The topic for Jaebum “JB” Choi’s senior thesis as a senior at ArtCenter College of Design in Pasadena, California, was to design a car for the year 2050.
Inspired by the Nissan GT-R and his new work as an intern at the Nissan Design America in La Jolla, California, Choi did a design study for an autonomous era when machines might embody a driver’s emotion through a special connection between man and machine. And thus, the Nissan GT-R(x) 2050, which to Choi’s surprise, would become more than a student’s computerized sketch.
“I started my internship at NDA in January (2020) and participated in company projects for about two months,” Choi is quoted in a Nissan news release. “Then, I started my ‘vision humanoid’ project for the rest of the internship, working from home because of COVID-19.
“Little did I imagine then that the team at NDA would take me under their wings and help me create it as a full-size model.”
But that’s what happened. Choi’s senior thesis became a 3-dimensional work of automotive artistry.
“The completed project runs just under 10 feet long and sits just over two feet high,” Nissan reports. “The single occupant, the driver, rests horizontally in a ‘prone’ position with limbs extended in an X-shape. The driver wears a futuristic, form-fitting suit and helmet that resembles a superbike riders’ protective helmets and leathers.”
“JB is a super-talented, super-creative designer, and his ideas about future supercars driven by brain-to-vehicle integration fit perfectly with Nissan’s advanced work in the B2V field,” Nissan’s vice president of design David Woodhouse is quoted in the company’s news release.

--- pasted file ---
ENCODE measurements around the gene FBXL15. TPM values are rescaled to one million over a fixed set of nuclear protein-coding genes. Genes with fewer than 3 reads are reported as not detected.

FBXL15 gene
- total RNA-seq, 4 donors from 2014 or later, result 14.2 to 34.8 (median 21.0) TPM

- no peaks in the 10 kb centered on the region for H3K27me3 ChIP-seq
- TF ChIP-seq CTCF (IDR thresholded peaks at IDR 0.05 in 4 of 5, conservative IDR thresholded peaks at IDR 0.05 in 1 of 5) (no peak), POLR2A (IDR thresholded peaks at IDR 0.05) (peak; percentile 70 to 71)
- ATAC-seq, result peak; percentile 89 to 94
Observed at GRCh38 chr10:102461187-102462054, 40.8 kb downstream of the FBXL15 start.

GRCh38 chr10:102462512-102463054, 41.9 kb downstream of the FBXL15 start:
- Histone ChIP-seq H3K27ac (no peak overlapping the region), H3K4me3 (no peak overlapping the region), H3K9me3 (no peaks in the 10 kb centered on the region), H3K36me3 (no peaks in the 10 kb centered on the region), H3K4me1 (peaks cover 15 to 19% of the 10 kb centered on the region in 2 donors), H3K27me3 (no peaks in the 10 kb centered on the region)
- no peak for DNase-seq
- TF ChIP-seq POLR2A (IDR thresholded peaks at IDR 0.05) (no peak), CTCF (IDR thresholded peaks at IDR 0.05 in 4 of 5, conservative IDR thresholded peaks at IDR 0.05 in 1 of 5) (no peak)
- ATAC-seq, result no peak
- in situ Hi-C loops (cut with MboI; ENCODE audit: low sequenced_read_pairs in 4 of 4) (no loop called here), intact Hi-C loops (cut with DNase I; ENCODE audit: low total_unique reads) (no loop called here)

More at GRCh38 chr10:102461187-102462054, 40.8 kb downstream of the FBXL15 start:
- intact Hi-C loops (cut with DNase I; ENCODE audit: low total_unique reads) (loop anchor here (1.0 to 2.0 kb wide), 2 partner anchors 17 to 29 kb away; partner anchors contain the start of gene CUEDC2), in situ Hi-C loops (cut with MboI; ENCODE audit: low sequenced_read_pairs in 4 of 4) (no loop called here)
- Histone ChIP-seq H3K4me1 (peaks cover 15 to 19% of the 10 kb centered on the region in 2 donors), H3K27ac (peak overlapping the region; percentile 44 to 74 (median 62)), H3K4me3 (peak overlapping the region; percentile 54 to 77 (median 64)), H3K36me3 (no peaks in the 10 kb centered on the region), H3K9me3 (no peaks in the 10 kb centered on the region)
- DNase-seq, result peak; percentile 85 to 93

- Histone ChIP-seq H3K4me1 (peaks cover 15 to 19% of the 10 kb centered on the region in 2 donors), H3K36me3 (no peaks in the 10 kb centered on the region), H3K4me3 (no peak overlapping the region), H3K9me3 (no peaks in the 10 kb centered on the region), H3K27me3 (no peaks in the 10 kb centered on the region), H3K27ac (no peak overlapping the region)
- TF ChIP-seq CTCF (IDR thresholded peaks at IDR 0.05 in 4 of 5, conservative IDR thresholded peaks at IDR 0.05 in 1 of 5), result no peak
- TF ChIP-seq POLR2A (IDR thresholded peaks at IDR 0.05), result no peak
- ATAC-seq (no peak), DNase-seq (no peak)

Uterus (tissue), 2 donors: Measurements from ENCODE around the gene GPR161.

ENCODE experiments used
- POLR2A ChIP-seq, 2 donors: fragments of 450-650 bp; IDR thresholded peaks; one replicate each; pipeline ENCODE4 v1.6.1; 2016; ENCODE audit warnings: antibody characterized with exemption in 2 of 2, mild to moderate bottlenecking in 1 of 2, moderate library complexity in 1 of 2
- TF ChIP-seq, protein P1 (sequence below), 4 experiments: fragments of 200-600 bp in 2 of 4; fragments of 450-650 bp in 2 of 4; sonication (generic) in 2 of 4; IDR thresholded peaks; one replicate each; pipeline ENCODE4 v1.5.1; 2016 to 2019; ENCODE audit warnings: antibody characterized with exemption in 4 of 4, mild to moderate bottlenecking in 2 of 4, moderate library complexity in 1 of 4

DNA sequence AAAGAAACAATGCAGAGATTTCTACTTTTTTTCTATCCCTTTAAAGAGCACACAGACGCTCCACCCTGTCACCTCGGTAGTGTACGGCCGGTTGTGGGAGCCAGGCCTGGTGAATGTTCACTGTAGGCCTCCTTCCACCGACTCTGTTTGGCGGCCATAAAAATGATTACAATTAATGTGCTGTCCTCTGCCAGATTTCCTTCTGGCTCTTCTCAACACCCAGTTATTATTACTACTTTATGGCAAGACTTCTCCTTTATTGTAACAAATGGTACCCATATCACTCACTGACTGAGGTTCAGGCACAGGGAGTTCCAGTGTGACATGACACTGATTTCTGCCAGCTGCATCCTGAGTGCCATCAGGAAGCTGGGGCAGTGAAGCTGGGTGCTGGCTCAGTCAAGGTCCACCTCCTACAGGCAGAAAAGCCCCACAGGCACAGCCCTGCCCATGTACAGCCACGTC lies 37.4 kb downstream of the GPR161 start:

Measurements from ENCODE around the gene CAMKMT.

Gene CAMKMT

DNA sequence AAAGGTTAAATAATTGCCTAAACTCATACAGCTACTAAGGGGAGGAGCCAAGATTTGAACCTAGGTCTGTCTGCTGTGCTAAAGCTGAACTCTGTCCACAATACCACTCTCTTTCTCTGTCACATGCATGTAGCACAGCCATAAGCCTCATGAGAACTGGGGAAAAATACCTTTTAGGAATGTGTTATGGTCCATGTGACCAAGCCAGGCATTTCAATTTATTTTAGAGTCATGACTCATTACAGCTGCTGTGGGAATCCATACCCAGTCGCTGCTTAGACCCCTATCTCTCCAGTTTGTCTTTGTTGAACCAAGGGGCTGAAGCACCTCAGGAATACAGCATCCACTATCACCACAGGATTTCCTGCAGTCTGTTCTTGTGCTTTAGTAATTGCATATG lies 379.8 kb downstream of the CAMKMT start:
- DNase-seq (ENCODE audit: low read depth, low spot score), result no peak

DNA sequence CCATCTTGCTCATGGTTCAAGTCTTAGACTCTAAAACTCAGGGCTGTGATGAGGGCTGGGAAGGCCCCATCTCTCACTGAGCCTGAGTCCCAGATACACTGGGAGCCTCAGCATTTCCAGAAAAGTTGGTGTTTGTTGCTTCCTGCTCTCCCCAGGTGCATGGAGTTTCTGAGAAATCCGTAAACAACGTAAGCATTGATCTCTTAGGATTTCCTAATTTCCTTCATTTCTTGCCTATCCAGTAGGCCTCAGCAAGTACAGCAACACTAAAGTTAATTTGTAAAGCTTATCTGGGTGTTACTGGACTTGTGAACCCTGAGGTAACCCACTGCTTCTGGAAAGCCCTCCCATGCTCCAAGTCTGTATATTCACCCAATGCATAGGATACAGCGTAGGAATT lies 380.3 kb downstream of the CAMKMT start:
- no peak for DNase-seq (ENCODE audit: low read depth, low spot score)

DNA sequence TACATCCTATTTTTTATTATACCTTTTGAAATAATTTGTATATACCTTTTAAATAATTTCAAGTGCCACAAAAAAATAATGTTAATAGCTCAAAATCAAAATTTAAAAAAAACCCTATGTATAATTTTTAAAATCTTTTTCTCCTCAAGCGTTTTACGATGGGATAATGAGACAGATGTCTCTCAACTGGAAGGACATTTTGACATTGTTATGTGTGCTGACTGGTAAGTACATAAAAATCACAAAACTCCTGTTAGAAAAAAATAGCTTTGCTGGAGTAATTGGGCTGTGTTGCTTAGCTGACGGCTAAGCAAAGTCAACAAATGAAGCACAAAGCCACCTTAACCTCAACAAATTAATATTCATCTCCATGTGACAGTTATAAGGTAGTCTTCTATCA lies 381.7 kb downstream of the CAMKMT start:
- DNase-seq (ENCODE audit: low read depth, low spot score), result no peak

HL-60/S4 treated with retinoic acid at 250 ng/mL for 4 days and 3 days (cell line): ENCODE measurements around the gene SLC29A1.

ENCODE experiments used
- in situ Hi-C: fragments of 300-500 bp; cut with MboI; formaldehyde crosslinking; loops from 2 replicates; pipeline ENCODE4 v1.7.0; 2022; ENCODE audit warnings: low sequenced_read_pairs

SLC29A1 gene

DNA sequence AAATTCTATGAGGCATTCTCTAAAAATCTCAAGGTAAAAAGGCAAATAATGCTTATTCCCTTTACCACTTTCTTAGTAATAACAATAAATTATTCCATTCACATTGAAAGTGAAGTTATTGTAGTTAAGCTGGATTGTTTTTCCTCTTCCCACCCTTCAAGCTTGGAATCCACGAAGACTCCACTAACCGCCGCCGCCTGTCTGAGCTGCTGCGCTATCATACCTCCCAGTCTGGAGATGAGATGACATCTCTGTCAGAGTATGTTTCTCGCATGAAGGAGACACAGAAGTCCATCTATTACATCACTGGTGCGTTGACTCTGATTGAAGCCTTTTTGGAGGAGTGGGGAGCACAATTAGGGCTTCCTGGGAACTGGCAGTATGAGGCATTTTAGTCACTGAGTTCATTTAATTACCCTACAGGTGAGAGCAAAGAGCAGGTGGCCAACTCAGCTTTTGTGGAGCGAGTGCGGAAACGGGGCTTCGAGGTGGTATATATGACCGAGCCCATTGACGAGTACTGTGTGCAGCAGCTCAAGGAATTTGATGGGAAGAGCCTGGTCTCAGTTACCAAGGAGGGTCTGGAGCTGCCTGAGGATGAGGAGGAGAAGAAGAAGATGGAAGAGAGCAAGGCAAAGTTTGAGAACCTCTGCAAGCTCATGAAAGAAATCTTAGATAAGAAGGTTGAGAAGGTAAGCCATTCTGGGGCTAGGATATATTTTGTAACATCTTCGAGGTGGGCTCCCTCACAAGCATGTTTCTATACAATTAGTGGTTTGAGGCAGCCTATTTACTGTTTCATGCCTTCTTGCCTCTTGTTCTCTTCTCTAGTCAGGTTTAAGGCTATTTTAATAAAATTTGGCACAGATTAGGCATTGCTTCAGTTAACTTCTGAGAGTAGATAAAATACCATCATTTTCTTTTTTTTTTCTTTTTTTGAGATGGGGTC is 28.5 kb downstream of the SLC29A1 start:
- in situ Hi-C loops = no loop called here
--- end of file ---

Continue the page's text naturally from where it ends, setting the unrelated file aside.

“His thesis was all about demonstrating the emotional connection technology can create and the benefit that it can deliver for customers. It was super exciting for the NDA team to help JB give form to this idea as a 1:1 model.”
The GT-R(s) 2050 is a “wearable machine” that links the driver’s brain and the vehicle’s computer to provide better performance than might be available from the typical self-driving car.
He explains that the vehicle imitates the shape of the human body so it can efficiently protect the brain.
“Exo-skeletons today make people stronger by wearing mechanical structures,” he said. “I tried to fit the size of a person’s body as much as I could, as if I were wearing a car.
“I wanted to create a new form of machine that is not a vehicle to ride; it is the space where machine and the human become one.”
Choi’s driver’s helmet is designed to fit into a slot for a front-vision vehicle camera that offers shared virtual reality viewing. A brain-to-core transmitter would help the human brain activate digitalized signals.
Choi envisions the vehicle’s one-piece wheel/tire units having a shape close to a square, allowing the vehicle to turn 360 degrees. The outer tire diameter measures 21 inches, and the inner wheel circle is 15 inches. The wheels’ spoke pattern was designed to help the wheel cool down quickly, even under extreme braking.
The car has a wing that adds downforce when extended but folds so the driver can get in and out of the vehicle.
“JB has essentially envisioned a new mode of transportation that people could experience like clothes, ‘wearable,’ instead of a traditional vehicle ‘carriage’,” said Woodhouse. “It is the kind of breaking-the-mold thinking that has always been encouraged here at NDA. We’ve been honored to help bring JB’s vision to life.”
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